Role of late amniocentesis in the era of modern genomic technologies

Ultrasound Obstet Gynecol. 2019 May;53(5):676-685. doi: 10.1002/uog.20113. Epub 2019 Apr 12.


Objective: Traditionally, amniocentesis is performed between 17 and 23 weeks of gestation. This enables decisions regarding the course of pregnancy to be made before viability. Less frequently, amniocentesis is performed in the third trimester. Advanced genomic technologies such as chromosomal microarray analysis (CMA) provide more detailed information about the fetus compared with traditional G-banded chromosomal analysis. The aim of this study was to assess the indications for and safety of late amniocentesis, genetic-test results (especially in the context of CMA technology) and outcome of pregnancies that underwent the procedure after 24 weeks.

Methods: Medical records were analyzed retrospectively of all women in whom amniocentesis was performed at a gestational age of 24 + 0 to 38 + 6 weeks, at Hadassah Medical Center, between June 2013 and March 2017. Parameters investigated included indications for late amniocentesis, complications, CMA results and pregnancy outcome.

Results: During the study period, 291 women (303 fetuses, 277 singleton and 14 twin pregnancies; in two twin pairs, one fetus was terminated before amniocentesis) underwent late amniocentesis. CMA was performed in all instances of amniocentesis. The most frequent indication was abnormal sonographic finding(s) (204/303 fetuses, 67%). Preterm delivery occurred in 1.7% and 5.1% of pregnancies within the first week and within 1 month following the procedure, respectively. Aneuploidy was detected in nine (3%) fetuses and nine (3%) others had a pathogenic/likely pathogenic copy number variant, suggesting that CMA doubled the diagnostic yield of traditional karyotyping. Maximal diagnostic yield (17.5%) was achieved for the subgroup of fetuses referred with abnormal sonographic findings in two or more fetal anatomical systems. Variants of uncertain significance or susceptibility loci were found in another nine (3%) fetuses.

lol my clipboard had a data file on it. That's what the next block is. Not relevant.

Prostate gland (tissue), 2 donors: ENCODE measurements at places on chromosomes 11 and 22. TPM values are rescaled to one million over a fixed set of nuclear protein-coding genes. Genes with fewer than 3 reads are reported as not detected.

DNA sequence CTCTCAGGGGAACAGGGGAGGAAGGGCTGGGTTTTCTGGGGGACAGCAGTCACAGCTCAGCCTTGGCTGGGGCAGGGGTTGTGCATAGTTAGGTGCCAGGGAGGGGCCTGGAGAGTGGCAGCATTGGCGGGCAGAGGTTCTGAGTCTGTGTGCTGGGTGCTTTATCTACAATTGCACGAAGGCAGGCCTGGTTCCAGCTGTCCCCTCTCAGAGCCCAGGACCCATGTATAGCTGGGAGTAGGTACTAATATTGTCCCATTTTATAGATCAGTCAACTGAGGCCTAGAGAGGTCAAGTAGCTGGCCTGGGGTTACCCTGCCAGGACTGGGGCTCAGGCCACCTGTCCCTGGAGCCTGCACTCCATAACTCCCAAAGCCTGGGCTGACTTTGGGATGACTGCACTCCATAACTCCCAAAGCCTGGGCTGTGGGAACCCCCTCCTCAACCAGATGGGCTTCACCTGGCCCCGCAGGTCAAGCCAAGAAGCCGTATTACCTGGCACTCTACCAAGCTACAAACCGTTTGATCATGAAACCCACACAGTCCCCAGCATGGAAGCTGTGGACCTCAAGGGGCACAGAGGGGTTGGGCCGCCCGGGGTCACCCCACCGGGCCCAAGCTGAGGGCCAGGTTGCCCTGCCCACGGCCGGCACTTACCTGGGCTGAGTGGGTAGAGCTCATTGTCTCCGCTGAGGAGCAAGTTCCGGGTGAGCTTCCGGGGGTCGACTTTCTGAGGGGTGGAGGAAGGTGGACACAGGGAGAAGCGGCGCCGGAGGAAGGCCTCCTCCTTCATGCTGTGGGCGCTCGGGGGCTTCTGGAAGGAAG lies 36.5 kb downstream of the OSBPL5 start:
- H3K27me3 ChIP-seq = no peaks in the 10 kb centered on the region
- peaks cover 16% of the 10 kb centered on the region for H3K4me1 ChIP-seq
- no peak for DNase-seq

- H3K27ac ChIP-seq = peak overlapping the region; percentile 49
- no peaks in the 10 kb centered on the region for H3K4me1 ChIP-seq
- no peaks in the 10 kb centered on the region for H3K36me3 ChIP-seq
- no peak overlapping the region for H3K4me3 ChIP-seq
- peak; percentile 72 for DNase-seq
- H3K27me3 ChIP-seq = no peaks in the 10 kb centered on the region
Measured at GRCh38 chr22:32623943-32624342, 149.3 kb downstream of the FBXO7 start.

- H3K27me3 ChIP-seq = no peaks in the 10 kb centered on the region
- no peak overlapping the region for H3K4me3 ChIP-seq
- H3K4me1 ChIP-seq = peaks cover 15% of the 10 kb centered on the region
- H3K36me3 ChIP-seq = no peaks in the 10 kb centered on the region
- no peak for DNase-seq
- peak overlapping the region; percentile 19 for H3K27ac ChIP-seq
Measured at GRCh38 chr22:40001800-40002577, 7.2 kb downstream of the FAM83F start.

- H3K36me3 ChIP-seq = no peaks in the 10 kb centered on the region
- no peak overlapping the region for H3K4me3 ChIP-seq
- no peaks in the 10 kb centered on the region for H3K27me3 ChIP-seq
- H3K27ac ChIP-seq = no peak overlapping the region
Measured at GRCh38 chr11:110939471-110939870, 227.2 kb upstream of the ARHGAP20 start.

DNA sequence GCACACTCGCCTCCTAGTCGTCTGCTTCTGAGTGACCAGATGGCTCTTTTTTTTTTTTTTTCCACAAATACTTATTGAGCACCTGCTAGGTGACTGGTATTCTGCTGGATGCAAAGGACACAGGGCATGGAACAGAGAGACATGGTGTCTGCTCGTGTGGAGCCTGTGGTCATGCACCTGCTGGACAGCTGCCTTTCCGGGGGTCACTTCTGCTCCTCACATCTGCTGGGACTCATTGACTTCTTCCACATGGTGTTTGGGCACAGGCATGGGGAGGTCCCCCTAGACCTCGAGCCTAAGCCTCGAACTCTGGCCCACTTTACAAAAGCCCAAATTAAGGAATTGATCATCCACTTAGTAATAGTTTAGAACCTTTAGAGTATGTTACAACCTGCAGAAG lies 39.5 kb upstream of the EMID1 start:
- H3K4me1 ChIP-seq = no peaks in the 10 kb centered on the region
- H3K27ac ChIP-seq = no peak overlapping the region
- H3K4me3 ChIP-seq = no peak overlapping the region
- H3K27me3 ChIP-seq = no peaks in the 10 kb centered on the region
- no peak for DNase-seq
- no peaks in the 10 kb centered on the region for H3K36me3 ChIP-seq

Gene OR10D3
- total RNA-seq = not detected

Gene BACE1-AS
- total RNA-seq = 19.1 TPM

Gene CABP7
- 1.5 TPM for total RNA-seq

Conclusions: In pregnancies undergoing late amniocentesis, CMA increased detection rates of fetal abnormalities and had a shorter turnaround time compared with traditional chromosomal analysis; therefore, late amniocentesis may serve as a helpful tool for detecting fetal abnormalities or reassuring parents following late-appearing abnormal sonographic findings. However, CMA may expose findings of uncertain significance, about which the couple should be precounseled. The procedure appears to be safe. Copyright © 2018 ISUOG. Published by John Wiley & Sons Ltd.

Keywords: chromosomal microarray analysis; complications; fetal malformations; late amniocentesis.

Publication types

  • Evaluation Study

MeSH terms

  • Adult
  • Amniocentesis / methods
  • Amniocentesis / statistics & numerical data*
  • Congenital Abnormalities / diagnosis*
  • Congenital Abnormalities / embryology
  • Female
  • Gestational Age
  • Humans
  • Microarray Analysis / methods
  • Microarray Analysis / statistics & numerical data*
  • Pregnancy
  • Pregnancy Trimester, Third
  • Reproducibility of Results
  • Retrospective Studies
  • Time Factors*